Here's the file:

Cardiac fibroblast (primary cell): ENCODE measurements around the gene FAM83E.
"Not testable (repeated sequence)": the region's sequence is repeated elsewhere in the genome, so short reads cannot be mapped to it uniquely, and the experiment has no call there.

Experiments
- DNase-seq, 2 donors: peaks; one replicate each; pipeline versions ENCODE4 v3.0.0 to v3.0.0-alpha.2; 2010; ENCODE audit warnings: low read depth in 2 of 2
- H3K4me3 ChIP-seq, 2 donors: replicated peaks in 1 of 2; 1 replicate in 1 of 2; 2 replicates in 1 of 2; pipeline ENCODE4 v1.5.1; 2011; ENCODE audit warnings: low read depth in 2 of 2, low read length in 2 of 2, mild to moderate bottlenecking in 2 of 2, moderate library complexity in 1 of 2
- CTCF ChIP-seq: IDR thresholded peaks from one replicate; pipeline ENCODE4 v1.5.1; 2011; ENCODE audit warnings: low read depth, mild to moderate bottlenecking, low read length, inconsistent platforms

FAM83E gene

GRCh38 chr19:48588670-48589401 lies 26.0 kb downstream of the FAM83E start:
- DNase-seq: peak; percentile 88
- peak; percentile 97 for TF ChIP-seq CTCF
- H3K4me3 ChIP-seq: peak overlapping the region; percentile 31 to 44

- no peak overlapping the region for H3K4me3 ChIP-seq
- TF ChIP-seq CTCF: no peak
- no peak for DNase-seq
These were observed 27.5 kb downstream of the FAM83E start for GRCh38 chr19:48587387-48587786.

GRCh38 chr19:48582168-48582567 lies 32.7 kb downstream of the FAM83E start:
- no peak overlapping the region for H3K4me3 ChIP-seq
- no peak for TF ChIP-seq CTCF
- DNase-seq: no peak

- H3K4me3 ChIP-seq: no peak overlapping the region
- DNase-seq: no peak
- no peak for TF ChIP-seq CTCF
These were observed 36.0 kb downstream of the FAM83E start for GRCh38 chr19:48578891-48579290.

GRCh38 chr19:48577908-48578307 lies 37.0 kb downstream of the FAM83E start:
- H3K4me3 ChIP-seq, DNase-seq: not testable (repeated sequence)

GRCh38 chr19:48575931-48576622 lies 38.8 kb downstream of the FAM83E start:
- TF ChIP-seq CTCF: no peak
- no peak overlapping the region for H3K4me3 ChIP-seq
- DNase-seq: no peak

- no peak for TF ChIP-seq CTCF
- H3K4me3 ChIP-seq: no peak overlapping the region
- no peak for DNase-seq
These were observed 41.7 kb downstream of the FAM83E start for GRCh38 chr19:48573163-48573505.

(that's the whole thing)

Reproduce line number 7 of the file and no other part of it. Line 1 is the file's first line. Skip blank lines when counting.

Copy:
FAM83E gene